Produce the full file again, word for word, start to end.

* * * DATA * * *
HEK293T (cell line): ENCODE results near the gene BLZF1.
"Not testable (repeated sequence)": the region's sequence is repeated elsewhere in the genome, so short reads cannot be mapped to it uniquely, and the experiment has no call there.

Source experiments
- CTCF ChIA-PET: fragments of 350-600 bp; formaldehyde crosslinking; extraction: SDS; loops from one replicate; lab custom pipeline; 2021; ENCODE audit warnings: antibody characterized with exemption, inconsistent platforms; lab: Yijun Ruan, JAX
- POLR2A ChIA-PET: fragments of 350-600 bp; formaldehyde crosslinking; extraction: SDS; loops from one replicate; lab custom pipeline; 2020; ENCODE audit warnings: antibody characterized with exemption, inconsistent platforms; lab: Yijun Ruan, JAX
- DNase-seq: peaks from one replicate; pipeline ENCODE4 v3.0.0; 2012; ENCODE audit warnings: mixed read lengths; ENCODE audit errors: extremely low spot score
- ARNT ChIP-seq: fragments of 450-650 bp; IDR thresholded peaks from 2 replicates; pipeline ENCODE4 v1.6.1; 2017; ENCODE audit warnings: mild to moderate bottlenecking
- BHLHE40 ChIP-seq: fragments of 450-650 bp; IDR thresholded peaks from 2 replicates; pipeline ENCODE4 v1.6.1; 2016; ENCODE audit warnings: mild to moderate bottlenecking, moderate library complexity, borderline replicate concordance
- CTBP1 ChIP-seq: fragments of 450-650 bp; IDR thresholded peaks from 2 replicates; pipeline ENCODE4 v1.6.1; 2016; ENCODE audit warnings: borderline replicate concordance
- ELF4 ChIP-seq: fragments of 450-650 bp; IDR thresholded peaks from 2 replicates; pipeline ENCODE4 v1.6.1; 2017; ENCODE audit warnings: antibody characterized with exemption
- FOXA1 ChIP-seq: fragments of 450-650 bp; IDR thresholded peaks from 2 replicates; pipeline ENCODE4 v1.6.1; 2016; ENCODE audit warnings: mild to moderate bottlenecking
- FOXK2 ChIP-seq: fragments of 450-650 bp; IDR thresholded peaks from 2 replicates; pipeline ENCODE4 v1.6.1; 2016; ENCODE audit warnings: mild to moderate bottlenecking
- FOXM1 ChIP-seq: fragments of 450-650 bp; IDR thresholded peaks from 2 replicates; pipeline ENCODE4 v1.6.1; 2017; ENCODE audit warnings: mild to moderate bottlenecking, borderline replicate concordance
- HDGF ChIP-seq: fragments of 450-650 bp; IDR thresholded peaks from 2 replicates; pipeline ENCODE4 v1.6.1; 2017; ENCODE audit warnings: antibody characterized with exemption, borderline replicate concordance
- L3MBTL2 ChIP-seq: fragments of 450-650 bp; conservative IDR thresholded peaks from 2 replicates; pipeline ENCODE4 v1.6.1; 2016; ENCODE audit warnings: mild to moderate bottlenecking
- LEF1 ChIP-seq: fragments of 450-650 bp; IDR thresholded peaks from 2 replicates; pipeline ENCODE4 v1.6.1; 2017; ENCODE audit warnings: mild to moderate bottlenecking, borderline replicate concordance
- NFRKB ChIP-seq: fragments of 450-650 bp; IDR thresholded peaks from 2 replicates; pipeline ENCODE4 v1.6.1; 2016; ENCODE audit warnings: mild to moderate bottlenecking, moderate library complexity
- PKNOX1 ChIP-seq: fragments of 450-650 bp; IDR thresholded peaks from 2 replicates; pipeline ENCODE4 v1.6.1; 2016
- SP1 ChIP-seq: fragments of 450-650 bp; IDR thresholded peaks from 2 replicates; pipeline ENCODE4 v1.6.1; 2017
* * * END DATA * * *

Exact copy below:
HEK293T (cell line): ENCODE results near the gene BLZF1.
"Not testable (repeated sequence)": the region's sequence is repeated elsewhere in the genome, so short reads cannot be mapped to it uniquely, and the experiment has no call there.

Source experiments
- CTCF ChIA-PET: fragments of 350-600 bp; formaldehyde crosslinking; extraction: SDS; loops from one replicate; lab custom pipeline; 2021; ENCODE audit warnings: antibody characterized with exemption, inconsistent platforms; lab: Yijun Ruan, JAX
- POLR2A ChIA-PET: fragments of 350-600 bp; formaldehyde crosslinking; extraction: SDS; loops from one replicate; lab custom pipeline; 2020; ENCODE audit warnings: antibody characterized with exemption, inconsistent platforms; lab: Yijun Ruan, JAX
- DNase-seq: peaks from one replicate; pipeline ENCODE4 v3.0.0; 2012; ENCODE audit warnings: mixed read lengths; ENCODE audit errors: extremely low spot score
- ARNT ChIP-seq: fragments of 450-650 bp; IDR thresholded peaks from 2 replicates; pipeline ENCODE4 v1.6.1; 2017; ENCODE audit warnings: mild to moderate bottlenecking
- BHLHE40 ChIP-seq: fragments of 450-650 bp; IDR thresholded peaks from 2 replicates; pipeline ENCODE4 v1.6.1; 2016; ENCODE audit warnings: mild to moderate bottlenecking, moderate library complexity, borderline replicate concordance
- CTBP1 ChIP-seq: fragments of 450-650 bp; IDR thresholded peaks from 2 replicates; pipeline ENCODE4 v1.6.1; 2016; ENCODE audit warnings: borderline replicate concordance
- ELF4 ChIP-seq: fragments of 450-650 bp; IDR thresholded peaks from 2 replicates; pipeline ENCODE4 v1.6.1; 2017; ENCODE audit warnings: antibody characterized with exemption
- FOXA1 ChIP-seq: fragments of 450-650 bp; IDR thresholded peaks from 2 replicates; pipeline ENCODE4 v1.6.1; 2016; ENCODE audit warnings: mild to moderate bottlenecking
- FOXK2 ChIP-seq: fragments of 450-650 bp; IDR thresholded peaks from 2 replicates; pipeline ENCODE4 v1.6.1; 2016; ENCODE audit warnings: mild to moderate bottlenecking
- FOXM1 ChIP-seq: fragments of 450-650 bp; IDR thresholded peaks from 2 replicates; pipeline ENCODE4 v1.6.1; 2017; ENCODE audit warnings: mild to moderate bottlenecking, borderline replicate concordance
- HDGF ChIP-seq: fragments of 450-650 bp; IDR thresholded peaks from 2 replicates; pipeline ENCODE4 v1.6.1; 2017; ENCODE audit warnings: antibody characterized with exemption, borderline replicate concordance
- L3MBTL2 ChIP-seq: fragments of 450-650 bp; conservative IDR thresholded peaks from 2 replicates; pipeline ENCODE4 v1.6.1; 2016; ENCODE audit warnings: mild to moderate bottlenecking
- LEF1 ChIP-seq: fragments of 450-650 bp; IDR thresholded peaks from 2 replicates; pipeline ENCODE4 v1.6.1; 2017; ENCODE audit warnings: mild to moderate bottlenecking, borderline replicate concordance
- NFRKB ChIP-seq: fragments of 450-650 bp; IDR thresholded peaks from 2 replicates; pipeline ENCODE4 v1.6.1; 2016; ENCODE audit warnings: mild to moderate bottlenecking, moderate library complexity
- PKNOX1 ChIP-seq: fragments of 450-650 bp; IDR thresholded peaks from 2 replicates; pipeline ENCODE4 v1.6.1; 2016
- SP1 ChIP-seq: fragments of 450-650 bp; IDR thresholded peaks from 2 replicates; pipeline ENCODE4 v1.6.1; 2017